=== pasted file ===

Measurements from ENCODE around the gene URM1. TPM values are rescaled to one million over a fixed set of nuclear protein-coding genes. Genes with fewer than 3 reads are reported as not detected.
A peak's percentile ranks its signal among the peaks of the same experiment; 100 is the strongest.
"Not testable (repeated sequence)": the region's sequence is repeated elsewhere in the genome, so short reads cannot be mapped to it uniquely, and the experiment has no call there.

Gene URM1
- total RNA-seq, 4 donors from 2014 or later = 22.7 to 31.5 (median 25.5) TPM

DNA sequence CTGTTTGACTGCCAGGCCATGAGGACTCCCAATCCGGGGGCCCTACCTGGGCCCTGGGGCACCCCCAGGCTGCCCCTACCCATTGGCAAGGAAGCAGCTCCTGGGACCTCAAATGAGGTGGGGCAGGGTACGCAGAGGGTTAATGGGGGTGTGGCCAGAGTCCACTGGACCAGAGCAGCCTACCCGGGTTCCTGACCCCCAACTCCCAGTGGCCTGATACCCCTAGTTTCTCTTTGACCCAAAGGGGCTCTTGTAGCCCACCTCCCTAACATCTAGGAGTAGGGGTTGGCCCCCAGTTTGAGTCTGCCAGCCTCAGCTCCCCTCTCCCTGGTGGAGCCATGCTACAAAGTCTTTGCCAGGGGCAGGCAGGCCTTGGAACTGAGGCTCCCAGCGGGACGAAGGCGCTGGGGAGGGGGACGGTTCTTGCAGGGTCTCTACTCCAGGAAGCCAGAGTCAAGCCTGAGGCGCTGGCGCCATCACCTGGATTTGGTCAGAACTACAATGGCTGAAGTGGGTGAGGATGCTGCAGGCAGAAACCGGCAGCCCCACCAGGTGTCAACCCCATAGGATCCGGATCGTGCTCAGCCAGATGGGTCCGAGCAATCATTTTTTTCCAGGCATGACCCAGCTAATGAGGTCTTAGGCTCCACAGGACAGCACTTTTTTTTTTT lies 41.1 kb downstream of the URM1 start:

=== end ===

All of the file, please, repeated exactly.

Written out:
Measurements from ENCODE around the gene URM1. TPM values are rescaled to one million over a fixed set of nuclear protein-coding genes. Genes with fewer than 3 reads are reported as not detected.
A peak's percentile ranks its signal among the peaks of the same experiment; 100 is the strongest.
"Not testable (repeated sequence)": the region's sequence is repeated elsewhere in the genome, so short reads cannot be mapped to it uniquely, and the experiment has no call there.

Gene URM1
- total RNA-seq, 4 donors from 2014 or later = 22.7 to 31.5 (median 25.5) TPM

DNA sequence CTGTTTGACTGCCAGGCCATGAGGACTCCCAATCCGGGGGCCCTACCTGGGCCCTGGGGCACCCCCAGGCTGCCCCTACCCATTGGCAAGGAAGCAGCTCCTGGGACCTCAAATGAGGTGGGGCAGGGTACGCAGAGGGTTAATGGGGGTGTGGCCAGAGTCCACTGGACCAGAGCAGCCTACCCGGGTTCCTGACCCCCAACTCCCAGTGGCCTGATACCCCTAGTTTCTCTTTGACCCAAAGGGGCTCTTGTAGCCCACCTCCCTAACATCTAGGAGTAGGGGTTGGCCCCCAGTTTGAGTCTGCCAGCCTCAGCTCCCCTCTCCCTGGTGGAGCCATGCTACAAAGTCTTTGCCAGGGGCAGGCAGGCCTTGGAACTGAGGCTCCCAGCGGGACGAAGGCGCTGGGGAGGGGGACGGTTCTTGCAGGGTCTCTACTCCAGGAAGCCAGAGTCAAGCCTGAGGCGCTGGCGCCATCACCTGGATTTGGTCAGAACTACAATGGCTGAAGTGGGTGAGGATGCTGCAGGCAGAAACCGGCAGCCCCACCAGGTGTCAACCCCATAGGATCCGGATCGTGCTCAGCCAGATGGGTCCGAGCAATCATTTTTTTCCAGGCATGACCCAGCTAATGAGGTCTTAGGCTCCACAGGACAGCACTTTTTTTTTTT lies 41.1 kb downstream of the URM1 start: